Future Trends: Spirits

'Proper' training could lift spirits sales by more than £7,300

By Nicholas Robinson contact

- Last updated on GMT

Cash back: past experiments show training to be cost-neutral
Cash back: past experiments show training to be cost-neutral

Related tags: Living ventures, Pernod ricard

Giving staff diverse training to sell spirits could increase bar profits by £7,346, reveals research by a major international training organisation.

That’s according to the Wine & Spirit Education Trust’s (WSET) business development director Graham Cox, who hinted to delegates at the Future Trends: Spirits event last week (3 October) that the results of exclusive research into spirits training in the on-trade were promising.

While the data from the on-trade study was still being analysed, a past experiment with off-trade spirits training showed how investing more in staff education can increase sales.

Cox said: “Commercial training is important and staff understanding products is key to them performing better.”

‘Won’t see the benefits’

Money talk:

Cox:
"While the results are still being analysed from the current on-trade experiment, what we saw in the off-trade experiment was group one increased profits by £7,346, group two by £4,309 and group three by just £746."

He continued: “Many think training is expensive and they won’t see the benefits of it in their businesses, but we have shown it is cost-neutral over a period of time.”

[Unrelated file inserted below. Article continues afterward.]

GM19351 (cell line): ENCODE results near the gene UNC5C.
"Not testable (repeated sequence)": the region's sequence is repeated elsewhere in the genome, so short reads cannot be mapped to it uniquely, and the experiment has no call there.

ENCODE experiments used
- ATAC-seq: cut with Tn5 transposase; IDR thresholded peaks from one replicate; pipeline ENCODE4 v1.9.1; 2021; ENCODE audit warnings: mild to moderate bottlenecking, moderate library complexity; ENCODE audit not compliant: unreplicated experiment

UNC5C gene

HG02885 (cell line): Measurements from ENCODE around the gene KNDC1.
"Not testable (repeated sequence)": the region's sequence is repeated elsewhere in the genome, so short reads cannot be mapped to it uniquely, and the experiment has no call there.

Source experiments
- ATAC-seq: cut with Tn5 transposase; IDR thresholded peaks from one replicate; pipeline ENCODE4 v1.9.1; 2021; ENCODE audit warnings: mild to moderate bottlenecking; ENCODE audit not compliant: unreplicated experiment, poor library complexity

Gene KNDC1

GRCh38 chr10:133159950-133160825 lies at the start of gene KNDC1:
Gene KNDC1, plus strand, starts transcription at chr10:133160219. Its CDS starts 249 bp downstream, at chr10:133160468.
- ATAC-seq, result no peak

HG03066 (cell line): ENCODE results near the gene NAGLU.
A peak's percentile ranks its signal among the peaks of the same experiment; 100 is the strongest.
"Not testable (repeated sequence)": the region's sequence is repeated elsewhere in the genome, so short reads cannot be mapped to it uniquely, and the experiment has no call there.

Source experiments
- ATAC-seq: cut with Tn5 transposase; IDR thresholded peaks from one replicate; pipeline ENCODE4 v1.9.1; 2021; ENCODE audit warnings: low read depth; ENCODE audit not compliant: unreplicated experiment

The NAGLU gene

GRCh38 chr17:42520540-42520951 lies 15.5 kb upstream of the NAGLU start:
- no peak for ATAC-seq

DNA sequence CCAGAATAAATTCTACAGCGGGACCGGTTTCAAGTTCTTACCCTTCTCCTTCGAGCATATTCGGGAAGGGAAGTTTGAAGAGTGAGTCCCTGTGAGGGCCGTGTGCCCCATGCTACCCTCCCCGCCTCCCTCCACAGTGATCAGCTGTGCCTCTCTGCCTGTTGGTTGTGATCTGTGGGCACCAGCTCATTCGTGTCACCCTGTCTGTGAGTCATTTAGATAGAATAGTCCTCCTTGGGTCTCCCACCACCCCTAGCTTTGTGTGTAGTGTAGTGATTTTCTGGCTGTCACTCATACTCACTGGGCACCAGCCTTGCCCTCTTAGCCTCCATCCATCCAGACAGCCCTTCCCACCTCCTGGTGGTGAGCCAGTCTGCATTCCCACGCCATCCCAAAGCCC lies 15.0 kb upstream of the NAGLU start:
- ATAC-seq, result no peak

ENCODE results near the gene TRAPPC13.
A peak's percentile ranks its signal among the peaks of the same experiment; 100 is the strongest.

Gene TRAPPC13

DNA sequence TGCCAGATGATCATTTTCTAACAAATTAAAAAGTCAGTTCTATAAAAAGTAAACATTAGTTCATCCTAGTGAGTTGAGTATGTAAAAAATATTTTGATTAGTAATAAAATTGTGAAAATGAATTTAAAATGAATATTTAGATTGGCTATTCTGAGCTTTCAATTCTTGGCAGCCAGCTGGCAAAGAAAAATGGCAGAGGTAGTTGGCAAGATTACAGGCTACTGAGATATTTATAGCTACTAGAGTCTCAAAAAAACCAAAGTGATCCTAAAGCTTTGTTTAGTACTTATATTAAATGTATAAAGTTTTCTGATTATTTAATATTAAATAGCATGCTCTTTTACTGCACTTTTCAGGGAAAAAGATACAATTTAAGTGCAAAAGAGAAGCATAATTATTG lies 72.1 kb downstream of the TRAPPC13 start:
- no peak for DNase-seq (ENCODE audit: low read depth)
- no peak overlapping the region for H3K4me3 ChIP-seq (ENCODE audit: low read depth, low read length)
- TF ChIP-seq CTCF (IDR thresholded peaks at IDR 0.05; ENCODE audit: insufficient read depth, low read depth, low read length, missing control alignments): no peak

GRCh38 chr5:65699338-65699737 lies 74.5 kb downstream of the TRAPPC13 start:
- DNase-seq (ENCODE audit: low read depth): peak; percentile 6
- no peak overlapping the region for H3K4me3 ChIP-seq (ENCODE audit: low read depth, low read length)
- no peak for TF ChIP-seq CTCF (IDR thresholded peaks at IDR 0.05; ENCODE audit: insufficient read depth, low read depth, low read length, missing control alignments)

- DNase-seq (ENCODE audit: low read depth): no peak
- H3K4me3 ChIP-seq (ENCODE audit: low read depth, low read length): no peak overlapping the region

The on-trade spirits training research had been conducted by the WSET with William Grant & Sons and Living Ventures, using a similar method as the off-trade spirits training experiment, he added.

Staff across the on-trade group received various levels of training including in-house from Living Ventures, brand training from William Grant & Sons and WSET training.

Group one was trained by the WSET, had in-house training from Living Ventures and brand training from William Grant & Sons; group two received WSET training and in-house training; and group three received training from Living Ventures only.

Cox said: “While the results are still being analysed from the current on-trade experiment, what we saw in the off-trade experiment was group one increased profits by £7,346, group two by £4,309 and group three by just £746.

“Fully trained staff are capable of up-selling if you give them the right knowledge and after training they increased bottle sales. It’s not scientific, but the empirical data in the off-trade training showed group three did improve sales dramatically.”

‘Increase profits’

Commercial training is important in a sector that needs to work very hard to increase profits year on year, he added.

Giving bar staff broader training would make them more confident and give them the ability to perform better in their jobs.

However, some businesses may be concerned with the cost that training staff with the WSET would incur. Cox added: “We actually found that it was cost-neutral in the off-trade experiment and that it is also very useful to customers.”

The Future Trends: Spirits event was organised by The Morning Advertiser ​and sponsored by headline partners Diageo and Schweppes; associate partners Pernod Ricard UK and the Wine and Spirit Education Trust; and bar partners Warner Edwards, Masons Yorkshire Gin, Slingsby Artisan Gin, the City of London Distillery and Willis Publicity.

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